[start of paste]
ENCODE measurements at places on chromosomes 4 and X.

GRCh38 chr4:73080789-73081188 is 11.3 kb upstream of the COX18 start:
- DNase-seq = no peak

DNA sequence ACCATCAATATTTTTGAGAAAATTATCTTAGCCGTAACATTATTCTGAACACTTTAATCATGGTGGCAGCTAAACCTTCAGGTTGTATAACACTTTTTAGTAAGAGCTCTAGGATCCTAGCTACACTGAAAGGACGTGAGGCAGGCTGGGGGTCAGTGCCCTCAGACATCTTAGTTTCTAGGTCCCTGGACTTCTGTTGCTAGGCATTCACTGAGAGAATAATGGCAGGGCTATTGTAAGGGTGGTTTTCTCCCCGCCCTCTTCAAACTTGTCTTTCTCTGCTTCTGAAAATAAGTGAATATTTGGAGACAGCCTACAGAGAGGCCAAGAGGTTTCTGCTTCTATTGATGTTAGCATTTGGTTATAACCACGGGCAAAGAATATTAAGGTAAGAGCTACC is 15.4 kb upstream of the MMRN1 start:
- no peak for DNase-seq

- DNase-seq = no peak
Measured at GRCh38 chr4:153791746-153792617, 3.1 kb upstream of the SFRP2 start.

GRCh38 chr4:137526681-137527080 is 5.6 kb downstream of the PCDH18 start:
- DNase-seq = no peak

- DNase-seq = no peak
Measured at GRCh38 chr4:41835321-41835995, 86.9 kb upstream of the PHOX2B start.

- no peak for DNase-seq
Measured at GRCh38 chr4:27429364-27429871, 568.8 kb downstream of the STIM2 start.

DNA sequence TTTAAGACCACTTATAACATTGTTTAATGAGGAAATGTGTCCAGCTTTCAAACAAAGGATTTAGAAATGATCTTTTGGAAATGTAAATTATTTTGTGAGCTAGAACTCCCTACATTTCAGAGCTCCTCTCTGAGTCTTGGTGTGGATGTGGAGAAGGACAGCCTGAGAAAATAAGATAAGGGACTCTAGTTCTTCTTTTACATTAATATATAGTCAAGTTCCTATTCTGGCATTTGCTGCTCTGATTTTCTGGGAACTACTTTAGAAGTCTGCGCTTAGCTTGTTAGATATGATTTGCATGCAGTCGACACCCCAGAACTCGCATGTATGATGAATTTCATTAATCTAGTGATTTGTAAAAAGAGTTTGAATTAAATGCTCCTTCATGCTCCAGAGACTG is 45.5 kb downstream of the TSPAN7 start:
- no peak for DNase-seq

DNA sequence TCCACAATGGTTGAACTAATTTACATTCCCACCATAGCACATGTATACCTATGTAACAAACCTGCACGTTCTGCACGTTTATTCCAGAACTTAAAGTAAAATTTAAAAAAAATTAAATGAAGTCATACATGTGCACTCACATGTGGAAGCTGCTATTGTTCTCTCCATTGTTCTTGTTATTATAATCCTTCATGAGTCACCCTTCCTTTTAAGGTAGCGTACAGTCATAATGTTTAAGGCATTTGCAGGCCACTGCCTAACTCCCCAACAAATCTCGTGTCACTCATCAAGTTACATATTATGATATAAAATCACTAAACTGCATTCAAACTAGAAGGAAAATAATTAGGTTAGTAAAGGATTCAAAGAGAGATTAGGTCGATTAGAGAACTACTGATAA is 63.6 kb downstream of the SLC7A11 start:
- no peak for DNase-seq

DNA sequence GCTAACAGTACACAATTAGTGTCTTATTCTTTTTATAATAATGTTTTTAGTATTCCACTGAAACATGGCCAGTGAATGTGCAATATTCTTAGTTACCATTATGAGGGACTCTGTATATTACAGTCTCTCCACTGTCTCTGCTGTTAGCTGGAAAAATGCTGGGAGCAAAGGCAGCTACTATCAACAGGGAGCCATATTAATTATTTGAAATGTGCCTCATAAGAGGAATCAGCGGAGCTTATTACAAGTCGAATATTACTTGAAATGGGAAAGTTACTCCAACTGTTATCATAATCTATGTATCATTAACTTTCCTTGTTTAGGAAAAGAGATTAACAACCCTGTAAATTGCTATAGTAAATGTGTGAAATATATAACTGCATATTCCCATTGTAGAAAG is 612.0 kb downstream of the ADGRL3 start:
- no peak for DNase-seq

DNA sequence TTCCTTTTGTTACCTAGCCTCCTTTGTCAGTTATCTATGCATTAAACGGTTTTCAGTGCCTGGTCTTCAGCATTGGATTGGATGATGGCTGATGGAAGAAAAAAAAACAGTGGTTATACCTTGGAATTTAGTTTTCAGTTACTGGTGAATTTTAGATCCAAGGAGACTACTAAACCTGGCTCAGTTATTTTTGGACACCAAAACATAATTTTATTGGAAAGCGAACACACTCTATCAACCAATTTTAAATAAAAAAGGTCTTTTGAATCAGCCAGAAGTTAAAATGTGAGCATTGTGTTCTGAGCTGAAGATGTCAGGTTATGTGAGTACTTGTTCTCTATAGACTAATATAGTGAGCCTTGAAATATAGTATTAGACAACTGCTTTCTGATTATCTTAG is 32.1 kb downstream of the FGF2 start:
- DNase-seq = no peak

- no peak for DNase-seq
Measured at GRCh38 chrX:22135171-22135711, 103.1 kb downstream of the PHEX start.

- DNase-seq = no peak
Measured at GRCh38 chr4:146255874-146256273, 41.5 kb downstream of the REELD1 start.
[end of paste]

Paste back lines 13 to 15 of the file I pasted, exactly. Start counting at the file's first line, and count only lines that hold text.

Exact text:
Measured at GRCh38 chr4:27429364-27429871, 568.8 kb downstream of the STIM2 start.

DNA sequence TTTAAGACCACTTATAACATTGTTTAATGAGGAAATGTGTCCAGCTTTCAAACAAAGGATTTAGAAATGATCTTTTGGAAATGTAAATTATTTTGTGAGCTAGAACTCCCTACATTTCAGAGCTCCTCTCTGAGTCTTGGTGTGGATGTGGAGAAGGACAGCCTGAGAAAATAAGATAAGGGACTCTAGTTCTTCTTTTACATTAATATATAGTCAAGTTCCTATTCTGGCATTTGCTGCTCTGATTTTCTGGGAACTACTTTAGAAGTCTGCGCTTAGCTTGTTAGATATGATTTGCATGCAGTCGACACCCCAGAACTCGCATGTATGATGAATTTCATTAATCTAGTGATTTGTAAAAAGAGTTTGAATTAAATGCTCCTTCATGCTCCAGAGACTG is 45.5 kb downstream of the TSPAN7 start:
- no peak for DNase-seq